The block management controller 510 may store and manage information on the target super blocks 642 and 643 in a target super block table 520.
The information on the target super blocks 642 and 643 may be information on locations of the target super blocks 642 and 643 such as a logical address and a physical address.
The block management controller 510 may detect the memory blocks C, which are the floating blocks, among the blocks included in the memory device 150 and manage information on the memory blocks C through a block table 530.
The memory blocks C may be the blocks that are difficult to form the super block due to a positional limit in the memory die. For example, the memory block C 664, the memory block D 674, the memory block D 684 and the memory block C 694 are disposed in different memory dies simultaneously while being disposed in the same row. However, since the memory blocks D 674 and 684 are bad blocks, the memory blocks 664, 674, 684 and 694 may not be grouped into the super block. Therefore, the memory blocks C 664 and 694, which are not grouped into the super block due to the memory blocks D 674 and 684, may be referred to as the floating blocks.
In this manner, the block management unit 500 may dynamically manage the target super blocks and the floating blocks among the blocks included in the memory device 150 through the block management controller 510. In addition, the block management controller 510 may store and manage the information on the target super blocks and information on the floating blocks in the target super block table 520 and the block table 530, respectively.
FIG. 6B shows a process of the block management unit 500 changing the purposes of the memory blocks.
The block management controller 510 may obtain logical/physical address information of the memory blocks B 662, 663, 672, 673, 682, 683, 692 and 693 included in the target super blocks 642 and 643 through the target super block table 520.
Furthermore, the block management controller 510 may obtain logical/physical address information of the memory blocks C 664, 685, 686 and 694 through the block table 530.
The block management controller 510 may match the memory blocks C 664, 685, 686 and 694 with some memory blocks B among the memory blocks B 662, 663, 672, 673, 682, 683, 692 and 693 included in the target super blocks 642 and 643.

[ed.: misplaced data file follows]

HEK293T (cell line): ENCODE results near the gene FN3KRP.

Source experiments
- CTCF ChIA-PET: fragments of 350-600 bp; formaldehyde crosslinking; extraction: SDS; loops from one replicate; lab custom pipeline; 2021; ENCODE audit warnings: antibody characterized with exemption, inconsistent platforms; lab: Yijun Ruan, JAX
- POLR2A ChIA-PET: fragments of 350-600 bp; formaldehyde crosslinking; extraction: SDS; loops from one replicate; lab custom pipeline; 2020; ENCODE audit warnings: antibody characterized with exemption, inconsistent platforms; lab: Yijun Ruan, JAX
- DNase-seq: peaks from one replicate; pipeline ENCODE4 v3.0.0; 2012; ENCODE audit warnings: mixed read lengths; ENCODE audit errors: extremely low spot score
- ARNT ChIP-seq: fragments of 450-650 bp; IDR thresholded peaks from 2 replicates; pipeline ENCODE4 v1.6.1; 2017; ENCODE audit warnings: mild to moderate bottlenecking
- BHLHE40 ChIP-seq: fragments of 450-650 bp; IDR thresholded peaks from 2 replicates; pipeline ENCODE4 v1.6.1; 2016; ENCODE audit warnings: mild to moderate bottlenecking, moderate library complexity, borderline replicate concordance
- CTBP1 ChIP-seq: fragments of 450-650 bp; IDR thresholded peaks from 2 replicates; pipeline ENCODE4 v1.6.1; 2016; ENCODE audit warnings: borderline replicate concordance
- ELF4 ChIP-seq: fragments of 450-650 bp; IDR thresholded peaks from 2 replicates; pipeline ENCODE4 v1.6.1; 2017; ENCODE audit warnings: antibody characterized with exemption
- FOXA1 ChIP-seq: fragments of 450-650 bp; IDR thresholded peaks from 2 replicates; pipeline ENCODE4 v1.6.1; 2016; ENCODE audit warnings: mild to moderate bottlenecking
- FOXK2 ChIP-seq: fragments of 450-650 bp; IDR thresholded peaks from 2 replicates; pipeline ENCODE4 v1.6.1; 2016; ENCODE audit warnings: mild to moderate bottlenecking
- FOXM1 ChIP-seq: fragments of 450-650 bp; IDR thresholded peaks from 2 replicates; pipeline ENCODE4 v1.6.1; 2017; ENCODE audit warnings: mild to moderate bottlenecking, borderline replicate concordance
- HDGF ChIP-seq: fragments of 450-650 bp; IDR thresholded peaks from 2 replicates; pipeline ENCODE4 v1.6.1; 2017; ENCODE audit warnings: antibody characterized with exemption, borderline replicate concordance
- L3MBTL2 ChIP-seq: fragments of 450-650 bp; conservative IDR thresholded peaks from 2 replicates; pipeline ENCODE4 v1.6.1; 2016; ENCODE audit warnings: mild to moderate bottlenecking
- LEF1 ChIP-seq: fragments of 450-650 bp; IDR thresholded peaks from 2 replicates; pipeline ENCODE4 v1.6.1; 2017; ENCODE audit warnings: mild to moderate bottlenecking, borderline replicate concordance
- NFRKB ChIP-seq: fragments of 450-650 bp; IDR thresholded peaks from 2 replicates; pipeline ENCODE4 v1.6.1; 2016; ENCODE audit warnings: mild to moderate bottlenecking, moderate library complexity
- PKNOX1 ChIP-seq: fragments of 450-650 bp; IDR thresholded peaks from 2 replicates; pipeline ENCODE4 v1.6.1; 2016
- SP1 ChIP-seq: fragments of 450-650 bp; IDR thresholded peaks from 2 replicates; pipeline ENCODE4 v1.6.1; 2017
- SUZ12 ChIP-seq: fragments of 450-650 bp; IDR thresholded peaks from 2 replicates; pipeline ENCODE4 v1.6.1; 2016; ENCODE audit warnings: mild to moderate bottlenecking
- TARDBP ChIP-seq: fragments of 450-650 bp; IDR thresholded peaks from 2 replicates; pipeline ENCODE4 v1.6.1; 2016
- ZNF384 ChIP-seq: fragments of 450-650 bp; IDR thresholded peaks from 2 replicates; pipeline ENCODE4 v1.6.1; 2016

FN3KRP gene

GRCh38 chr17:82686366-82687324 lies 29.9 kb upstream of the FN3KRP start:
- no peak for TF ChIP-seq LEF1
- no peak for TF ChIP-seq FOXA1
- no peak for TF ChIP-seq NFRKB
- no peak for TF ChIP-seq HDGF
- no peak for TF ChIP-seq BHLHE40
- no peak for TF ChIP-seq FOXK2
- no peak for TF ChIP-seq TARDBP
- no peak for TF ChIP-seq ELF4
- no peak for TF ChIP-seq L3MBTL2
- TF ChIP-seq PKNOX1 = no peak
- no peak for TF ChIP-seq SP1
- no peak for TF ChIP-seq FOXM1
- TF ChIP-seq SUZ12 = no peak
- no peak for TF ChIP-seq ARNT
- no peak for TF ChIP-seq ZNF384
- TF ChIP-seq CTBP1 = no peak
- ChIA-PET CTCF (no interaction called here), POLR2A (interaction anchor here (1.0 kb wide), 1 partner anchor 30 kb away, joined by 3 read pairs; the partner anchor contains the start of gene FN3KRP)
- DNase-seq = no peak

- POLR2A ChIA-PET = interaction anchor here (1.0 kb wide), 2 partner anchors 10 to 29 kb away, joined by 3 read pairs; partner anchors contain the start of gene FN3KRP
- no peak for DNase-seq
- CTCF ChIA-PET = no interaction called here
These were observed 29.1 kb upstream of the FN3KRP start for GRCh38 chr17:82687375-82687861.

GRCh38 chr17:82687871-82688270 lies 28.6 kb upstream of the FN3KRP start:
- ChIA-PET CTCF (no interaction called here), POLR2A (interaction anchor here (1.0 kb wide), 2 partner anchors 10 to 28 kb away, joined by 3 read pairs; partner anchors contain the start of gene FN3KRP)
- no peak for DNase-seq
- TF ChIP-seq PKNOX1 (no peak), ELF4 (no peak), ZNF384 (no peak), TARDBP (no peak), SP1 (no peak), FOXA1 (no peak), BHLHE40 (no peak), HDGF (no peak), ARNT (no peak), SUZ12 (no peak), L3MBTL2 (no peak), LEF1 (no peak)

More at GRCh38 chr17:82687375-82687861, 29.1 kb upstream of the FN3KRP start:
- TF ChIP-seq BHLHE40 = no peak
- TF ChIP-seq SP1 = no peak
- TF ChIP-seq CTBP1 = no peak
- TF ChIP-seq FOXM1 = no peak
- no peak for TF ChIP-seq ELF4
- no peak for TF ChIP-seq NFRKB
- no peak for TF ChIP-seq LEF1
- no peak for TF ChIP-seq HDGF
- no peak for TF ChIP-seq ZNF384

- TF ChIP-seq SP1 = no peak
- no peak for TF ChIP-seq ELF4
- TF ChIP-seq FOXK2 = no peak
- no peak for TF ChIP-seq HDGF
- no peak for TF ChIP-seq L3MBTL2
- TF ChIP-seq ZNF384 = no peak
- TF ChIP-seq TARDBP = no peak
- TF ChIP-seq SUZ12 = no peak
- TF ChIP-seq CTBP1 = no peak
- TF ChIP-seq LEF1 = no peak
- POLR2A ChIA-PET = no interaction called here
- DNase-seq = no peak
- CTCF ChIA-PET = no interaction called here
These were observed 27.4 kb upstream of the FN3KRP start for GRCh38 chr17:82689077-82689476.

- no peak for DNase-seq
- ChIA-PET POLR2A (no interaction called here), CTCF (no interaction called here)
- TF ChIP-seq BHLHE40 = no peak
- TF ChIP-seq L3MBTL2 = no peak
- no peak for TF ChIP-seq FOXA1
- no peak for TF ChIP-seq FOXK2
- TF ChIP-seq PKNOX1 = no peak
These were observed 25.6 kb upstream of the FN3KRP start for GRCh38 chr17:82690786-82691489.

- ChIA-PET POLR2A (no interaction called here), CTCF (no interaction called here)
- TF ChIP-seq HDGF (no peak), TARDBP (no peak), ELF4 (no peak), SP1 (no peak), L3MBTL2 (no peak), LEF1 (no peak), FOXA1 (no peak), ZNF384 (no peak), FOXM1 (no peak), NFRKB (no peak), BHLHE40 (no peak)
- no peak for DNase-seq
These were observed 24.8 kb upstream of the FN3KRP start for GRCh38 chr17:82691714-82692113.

The block management controller 510 may match the memory blocks C with the memory blocks B in a manner to maximally secure the new super block.
As shown in FIG. 6B, the block management controller 510 may match the memory bloc B 662 with the memory block C 664, the memory block B 672 with the memory block C 686, the memory block B 682 with the memory block C 685, and the memory block B 692 with the memory block C 694.
In other words, when the number of the memory blocks B is greater than the number of the memory blocks C, the block management controller 510 may preferentially match the memory blocks B 662, 672, 682 and 692 included in the first target super block 642 with the memory blocks C. When some memory blocks B 662 and 672 included in the first target super block 642 and some memory blocks B 663 and 673 included in the second target super block 643 are matched with the memory blocks C, a condition for forming the new super block may not be satisfied, and thus the block management controller 510 may fail to generate the new super block.
Accordingly, the block management controller 510 may match the memory blocks B with the memory blocks C in a best manner of meeting the condition for forming the new super block.
FIG. 6C shows a result of the block management unit 500 changing the purposes of the memory blocks.
Since the memory blocks E 662, 672, 682 and 692 are disposed as the spare blocks in different dies and the same row, a new super block 652 may be formed.
The block management controller 510 may set the memory blocks E 662, 672, 682 and 692 to the new super block 652 to manage together with the super block 657.
FIG. 7 is a flowchart illustrating an operating method of the block management unit 500 in accordance with an embodiment of the present invention.
In step S711, the block management unit 500 may select a target super block and a floating block from the plurality of memory blocks included in the memory device 150.